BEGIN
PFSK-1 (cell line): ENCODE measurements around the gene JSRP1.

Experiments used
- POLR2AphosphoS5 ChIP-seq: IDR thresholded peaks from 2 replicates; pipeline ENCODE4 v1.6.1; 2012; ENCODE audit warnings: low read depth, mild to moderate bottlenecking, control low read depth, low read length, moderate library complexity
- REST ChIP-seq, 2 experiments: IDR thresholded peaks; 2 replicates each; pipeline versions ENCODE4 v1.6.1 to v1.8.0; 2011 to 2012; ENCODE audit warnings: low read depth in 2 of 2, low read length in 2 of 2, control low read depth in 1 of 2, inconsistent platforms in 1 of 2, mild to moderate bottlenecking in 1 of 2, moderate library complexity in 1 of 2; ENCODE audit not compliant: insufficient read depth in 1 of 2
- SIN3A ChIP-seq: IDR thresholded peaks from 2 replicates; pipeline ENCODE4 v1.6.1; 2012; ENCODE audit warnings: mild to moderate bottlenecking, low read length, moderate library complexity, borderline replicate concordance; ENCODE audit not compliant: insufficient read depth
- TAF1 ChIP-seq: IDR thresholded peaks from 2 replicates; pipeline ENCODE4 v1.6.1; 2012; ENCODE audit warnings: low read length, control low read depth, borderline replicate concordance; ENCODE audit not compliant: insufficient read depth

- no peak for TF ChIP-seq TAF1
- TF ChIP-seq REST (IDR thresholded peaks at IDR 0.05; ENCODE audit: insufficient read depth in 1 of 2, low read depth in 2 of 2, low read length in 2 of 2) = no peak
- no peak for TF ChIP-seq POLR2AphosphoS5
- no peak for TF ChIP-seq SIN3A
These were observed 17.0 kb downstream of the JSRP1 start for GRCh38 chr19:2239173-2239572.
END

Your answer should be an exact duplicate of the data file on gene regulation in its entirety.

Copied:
PFSK-1 (cell line): ENCODE measurements around the gene JSRP1.

Experiments used
- POLR2AphosphoS5 ChIP-seq: IDR thresholded peaks from 2 replicates; pipeline ENCODE4 v1.6.1; 2012; ENCODE audit warnings: low read depth, mild to moderate bottlenecking, control low read depth, low read length, moderate library complexity
- REST ChIP-seq, 2 experiments: IDR thresholded peaks; 2 replicates each; pipeline versions ENCODE4 v1.6.1 to v1.8.0; 2011 to 2012; ENCODE audit warnings: low read depth in 2 of 2, low read length in 2 of 2, control low read depth in 1 of 2, inconsistent platforms in 1 of 2, mild to moderate bottlenecking in 1 of 2, moderate library complexity in 1 of 2; ENCODE audit not compliant: insufficient read depth in 1 of 2
- SIN3A ChIP-seq: IDR thresholded peaks from 2 replicates; pipeline ENCODE4 v1.6.1; 2012; ENCODE audit warnings: mild to moderate bottlenecking, low read length, moderate library complexity, borderline replicate concordance; ENCODE audit not compliant: insufficient read depth
- TAF1 ChIP-seq: IDR thresholded peaks from 2 replicates; pipeline ENCODE4 v1.6.1; 2012; ENCODE audit warnings: low read length, control low read depth, borderline replicate concordance; ENCODE audit not compliant: insufficient read depth

- no peak for TF ChIP-seq TAF1
- TF ChIP-seq REST (IDR thresholded peaks at IDR 0.05; ENCODE audit: insufficient read depth in 1 of 2, low read depth in 2 of 2, low read length in 2 of 2) = no peak
- no peak for TF ChIP-seq POLR2AphosphoS5
- no peak for TF ChIP-seq SIN3A
These were observed 17.0 kb downstream of the JSRP1 start for GRCh38 chr19:2239173-2239572.